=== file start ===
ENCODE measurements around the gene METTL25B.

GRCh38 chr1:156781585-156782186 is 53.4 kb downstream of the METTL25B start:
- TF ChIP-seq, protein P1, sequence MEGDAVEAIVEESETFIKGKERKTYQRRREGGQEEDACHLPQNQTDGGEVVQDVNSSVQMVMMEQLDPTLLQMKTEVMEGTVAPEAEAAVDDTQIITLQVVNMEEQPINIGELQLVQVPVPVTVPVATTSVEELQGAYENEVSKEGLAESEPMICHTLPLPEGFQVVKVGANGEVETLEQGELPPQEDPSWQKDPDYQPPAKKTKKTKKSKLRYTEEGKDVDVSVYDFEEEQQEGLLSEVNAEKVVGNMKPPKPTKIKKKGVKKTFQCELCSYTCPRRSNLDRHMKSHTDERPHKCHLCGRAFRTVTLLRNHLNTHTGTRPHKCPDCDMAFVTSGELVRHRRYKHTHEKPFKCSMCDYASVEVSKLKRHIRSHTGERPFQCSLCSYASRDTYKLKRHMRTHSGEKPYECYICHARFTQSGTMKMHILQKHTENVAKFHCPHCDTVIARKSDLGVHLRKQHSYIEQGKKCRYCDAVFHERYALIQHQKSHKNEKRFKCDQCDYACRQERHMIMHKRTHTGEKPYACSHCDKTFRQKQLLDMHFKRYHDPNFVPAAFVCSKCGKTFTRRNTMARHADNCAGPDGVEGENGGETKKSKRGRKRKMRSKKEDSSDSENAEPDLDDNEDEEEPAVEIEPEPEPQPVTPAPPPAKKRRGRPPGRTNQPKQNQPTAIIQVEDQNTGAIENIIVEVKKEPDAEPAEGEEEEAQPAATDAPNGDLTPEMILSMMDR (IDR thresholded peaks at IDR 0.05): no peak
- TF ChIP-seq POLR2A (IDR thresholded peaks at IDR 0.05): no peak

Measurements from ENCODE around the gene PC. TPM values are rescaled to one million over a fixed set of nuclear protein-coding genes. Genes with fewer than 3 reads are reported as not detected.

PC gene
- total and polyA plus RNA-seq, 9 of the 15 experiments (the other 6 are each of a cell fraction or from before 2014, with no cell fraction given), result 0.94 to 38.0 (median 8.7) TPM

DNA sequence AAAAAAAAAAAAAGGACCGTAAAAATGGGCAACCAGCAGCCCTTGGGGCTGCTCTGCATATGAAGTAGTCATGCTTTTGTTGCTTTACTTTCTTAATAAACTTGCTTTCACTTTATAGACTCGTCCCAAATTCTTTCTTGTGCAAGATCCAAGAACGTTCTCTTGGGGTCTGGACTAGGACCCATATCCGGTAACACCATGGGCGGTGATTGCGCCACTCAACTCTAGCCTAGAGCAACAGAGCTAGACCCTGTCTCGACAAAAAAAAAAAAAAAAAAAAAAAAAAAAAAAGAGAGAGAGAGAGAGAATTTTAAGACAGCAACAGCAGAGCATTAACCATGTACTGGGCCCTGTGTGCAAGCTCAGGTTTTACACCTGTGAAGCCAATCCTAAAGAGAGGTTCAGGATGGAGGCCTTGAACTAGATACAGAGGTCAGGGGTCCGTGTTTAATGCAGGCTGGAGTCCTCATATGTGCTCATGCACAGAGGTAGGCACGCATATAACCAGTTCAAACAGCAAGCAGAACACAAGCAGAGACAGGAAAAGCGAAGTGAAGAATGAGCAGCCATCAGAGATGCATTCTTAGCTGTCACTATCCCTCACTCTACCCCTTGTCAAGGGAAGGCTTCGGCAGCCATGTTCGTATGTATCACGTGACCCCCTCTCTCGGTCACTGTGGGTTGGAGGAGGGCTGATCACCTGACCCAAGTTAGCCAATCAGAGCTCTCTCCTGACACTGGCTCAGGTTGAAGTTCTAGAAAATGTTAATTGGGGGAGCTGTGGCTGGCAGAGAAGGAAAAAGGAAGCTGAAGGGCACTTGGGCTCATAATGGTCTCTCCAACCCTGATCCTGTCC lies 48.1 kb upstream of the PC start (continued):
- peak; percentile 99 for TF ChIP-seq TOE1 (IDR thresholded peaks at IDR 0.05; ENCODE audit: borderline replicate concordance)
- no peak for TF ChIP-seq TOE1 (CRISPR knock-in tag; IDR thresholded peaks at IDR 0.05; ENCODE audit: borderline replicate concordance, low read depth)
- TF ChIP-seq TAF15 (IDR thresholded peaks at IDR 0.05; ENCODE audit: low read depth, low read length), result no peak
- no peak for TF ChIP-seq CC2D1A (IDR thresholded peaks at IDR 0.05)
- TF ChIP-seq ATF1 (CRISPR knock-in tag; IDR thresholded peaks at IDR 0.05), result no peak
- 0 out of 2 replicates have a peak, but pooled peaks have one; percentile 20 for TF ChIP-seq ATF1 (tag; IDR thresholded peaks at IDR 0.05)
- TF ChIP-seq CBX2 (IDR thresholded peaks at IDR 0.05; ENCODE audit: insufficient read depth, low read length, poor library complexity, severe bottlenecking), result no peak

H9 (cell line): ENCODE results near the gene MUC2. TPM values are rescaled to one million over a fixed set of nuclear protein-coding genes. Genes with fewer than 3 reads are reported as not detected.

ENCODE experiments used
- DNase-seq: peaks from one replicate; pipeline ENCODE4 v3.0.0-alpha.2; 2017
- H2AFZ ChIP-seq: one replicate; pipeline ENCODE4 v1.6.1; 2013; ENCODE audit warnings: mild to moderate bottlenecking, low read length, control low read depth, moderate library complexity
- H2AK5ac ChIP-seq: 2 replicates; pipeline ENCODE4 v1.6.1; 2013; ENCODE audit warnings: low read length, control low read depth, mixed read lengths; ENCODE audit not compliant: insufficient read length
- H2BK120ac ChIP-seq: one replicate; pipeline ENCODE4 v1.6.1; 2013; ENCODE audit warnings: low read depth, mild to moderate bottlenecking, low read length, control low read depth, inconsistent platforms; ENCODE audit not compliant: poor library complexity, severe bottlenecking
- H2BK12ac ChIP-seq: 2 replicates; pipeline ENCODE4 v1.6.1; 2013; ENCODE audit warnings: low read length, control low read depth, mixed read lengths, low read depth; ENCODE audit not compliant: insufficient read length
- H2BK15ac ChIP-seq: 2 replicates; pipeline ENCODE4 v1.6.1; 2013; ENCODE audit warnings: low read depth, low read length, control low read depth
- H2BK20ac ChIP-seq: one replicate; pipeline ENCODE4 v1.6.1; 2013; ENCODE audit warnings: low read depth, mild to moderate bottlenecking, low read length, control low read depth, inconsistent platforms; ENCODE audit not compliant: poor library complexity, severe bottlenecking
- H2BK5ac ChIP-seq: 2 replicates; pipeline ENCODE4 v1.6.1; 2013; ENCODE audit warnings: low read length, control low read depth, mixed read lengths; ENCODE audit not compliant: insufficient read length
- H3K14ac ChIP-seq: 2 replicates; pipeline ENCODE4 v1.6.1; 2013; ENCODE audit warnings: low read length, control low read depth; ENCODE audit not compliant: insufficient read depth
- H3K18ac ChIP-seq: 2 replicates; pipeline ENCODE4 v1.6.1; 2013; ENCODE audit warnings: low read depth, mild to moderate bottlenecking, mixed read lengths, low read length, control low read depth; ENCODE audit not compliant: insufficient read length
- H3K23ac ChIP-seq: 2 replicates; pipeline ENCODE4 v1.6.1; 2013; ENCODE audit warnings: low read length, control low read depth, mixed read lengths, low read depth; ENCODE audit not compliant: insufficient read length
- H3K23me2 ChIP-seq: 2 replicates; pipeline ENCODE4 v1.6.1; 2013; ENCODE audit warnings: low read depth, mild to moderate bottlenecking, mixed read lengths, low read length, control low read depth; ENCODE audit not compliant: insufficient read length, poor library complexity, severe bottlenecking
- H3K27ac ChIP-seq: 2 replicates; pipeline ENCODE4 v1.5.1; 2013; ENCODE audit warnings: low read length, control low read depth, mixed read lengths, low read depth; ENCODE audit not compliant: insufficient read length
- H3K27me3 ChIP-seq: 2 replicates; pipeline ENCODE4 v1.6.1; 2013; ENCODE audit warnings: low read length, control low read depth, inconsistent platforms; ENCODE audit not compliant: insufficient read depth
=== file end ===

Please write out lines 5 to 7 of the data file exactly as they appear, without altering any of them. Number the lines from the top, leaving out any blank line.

Measurements from ENCODE around the gene PC. TPM values are rescaled to one million over a fixed set of nuclear protein-coding genes. Genes with fewer than 3 reads are reported as not detected.

PC gene
- total and polyA plus RNA-seq, 9 of the 15 experiments (the other 6 are each of a cell fraction or from before 2014, with no cell fraction given), result 0.94 to 38.0 (median 8.7) TPM